Between 1901 and 1924, Britain arranged for a succession of all-male parties to suffer and die at the world’s most inaccessible and inhospitable extremities. In this short window, both Scott and Shackleton organised two major missions to the Antarctic and Mallory thrice sought the summit of Everest, disappearing during his final attempt.
For my MPhil dissertation, I have sought to connect this spurt of ‘heroic’ exploring activity with instability in British thought about masculinity in the early twentieth century, taking account of the suffragette campaigns and brutalisation of young men during the Great War.
Whilst these ventures might have been intended as a vigorous reassertion of traditional Victorian conceptions of heroic masculinity, analysis of the writing and material produced by those who staffed these missions illuminates a discrepancy between the public presentation of the expeditions and the behaviour the men exhibited in reality. In the privacy of the Antarctic and on the slopes of Everest, these adventurers had an opportunity to dissect the normative behaviour to which they had been instructed to aspire. The myths disseminated by the Royal Geographical Society, and its favoured newspapers, about feats of heroic masculinity at the South Pole and in the Himalayas rarely matched the more textured, and indeed human, reality of the expeditions.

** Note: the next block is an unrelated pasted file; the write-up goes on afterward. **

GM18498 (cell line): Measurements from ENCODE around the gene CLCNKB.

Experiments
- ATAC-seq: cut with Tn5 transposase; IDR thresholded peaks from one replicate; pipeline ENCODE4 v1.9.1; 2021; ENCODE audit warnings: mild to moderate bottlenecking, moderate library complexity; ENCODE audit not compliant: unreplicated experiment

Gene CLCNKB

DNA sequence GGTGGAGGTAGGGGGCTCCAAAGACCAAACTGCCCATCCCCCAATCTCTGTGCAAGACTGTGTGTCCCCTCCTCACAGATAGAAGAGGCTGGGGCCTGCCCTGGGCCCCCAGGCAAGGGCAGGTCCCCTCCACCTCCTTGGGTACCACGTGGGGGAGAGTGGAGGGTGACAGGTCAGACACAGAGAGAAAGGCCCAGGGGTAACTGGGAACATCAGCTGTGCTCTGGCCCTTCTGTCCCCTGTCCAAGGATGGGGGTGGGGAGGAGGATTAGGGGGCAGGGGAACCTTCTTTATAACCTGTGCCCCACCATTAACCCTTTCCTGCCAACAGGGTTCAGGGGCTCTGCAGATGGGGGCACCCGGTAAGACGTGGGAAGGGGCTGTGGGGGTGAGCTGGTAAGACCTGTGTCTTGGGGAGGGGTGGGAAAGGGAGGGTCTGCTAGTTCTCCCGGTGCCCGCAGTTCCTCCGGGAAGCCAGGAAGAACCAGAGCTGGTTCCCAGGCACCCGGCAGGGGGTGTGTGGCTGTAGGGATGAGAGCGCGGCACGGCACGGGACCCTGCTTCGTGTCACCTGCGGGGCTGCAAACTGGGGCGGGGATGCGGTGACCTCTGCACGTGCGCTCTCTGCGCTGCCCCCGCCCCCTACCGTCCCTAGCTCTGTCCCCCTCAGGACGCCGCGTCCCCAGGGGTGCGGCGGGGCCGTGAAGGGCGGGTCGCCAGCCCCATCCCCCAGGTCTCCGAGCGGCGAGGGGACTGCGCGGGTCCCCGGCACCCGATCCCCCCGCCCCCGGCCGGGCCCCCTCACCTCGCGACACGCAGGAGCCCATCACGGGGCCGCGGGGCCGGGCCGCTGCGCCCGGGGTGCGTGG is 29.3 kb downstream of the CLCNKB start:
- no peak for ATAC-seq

Finding sources for this project when most archives have been closed this year has been a challenge. In Michaelmas term, during the second lockdown, I was thankfully able to make use of the Emmanuel College archives and their material on our member Thomas Griffith Taylor (1907). He joined Scott’s Terra Nova immediately after graduating, and the names on the survey map he produced indicates that Cambridge was still on his mind. ‘Emmanuel Glacier’ and (perhaps less subtly) ‘Gonville & Caius Range’ label the Antarctic topography.
Griffith Taylor was also a frequent contributor to the Terra Nova’s internal newspaper, the South Polar Times. I was only able to access this fascinating source thanks to a kind librarian who, during the height of the third lockdown, discreetly removed copies of the journal from a library that was closed, wrapped them in a bin-bag and left them in a South London car park for me to pick up at a pre-arranged time. This rather suspicious-looking exchange enabled me to continue working on my project whilst locked-down at home. The South Polar Times ended up providing key evidence for my argument, as the articles inside it, particularly the more bizarre ones written at the height of the polar night, helped to reveal the everyday behaviours and interactions of the isolated community that are hidden in the formal accounts.